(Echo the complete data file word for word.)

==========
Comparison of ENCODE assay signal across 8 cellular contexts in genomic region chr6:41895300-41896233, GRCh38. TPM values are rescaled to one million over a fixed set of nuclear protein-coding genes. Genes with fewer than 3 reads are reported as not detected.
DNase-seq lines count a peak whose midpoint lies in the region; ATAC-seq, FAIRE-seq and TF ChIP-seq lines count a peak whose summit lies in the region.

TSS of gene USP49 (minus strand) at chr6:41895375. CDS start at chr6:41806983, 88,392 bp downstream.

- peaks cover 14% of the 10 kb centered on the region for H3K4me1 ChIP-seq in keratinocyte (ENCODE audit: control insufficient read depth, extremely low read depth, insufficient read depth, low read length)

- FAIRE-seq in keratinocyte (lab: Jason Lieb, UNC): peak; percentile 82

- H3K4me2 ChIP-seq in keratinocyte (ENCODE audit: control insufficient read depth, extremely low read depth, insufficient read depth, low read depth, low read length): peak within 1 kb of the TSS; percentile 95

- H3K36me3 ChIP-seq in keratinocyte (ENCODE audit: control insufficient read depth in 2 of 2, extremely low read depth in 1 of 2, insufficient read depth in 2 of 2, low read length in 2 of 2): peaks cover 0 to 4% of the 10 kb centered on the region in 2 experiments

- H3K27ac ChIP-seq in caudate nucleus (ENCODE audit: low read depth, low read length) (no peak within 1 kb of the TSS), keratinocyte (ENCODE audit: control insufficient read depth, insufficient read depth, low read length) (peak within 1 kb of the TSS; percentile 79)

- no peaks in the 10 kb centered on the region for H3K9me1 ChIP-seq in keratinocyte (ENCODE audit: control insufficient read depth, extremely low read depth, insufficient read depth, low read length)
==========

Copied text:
Comparison of ENCODE assay signal across 8 cellular contexts in genomic region chr6:41895300-41896233, GRCh38. TPM values are rescaled to one million over a fixed set of nuclear protein-coding genes. Genes with fewer than 3 reads are reported as not detected.
DNase-seq lines count a peak whose midpoint lies in the region; ATAC-seq, FAIRE-seq and TF ChIP-seq lines count a peak whose summit lies in the region.

TSS of gene USP49 (minus strand) at chr6:41895375. CDS start at chr6:41806983, 88,392 bp downstream.

- peaks cover 14% of the 10 kb centered on the region for H3K4me1 ChIP-seq in keratinocyte (ENCODE audit: control insufficient read depth, extremely low read depth, insufficient read depth, low read length)

- FAIRE-seq in keratinocyte (lab: Jason Lieb, UNC): peak; percentile 82

- H3K4me2 ChIP-seq in keratinocyte (ENCODE audit: control insufficient read depth, extremely low read depth, insufficient read depth, low read depth, low read length): peak within 1 kb of the TSS; percentile 95

- H3K36me3 ChIP-seq in keratinocyte (ENCODE audit: control insufficient read depth in 2 of 2, extremely low read depth in 1 of 2, insufficient read depth in 2 of 2, low read length in 2 of 2): peaks cover 0 to 4% of the 10 kb centered on the region in 2 experiments

- H3K27ac ChIP-seq in caudate nucleus (ENCODE audit: low read depth, low read length) (no peak within 1 kb of the TSS), keratinocyte (ENCODE audit: control insufficient read depth, insufficient read depth, low read length) (peak within 1 kb of the TSS; percentile 79)

- no peaks in the 10 kb centered on the region for H3K9me1 ChIP-seq in keratinocyte (ENCODE audit: control insufficient read depth, extremely low read depth, insufficient read depth, low read length)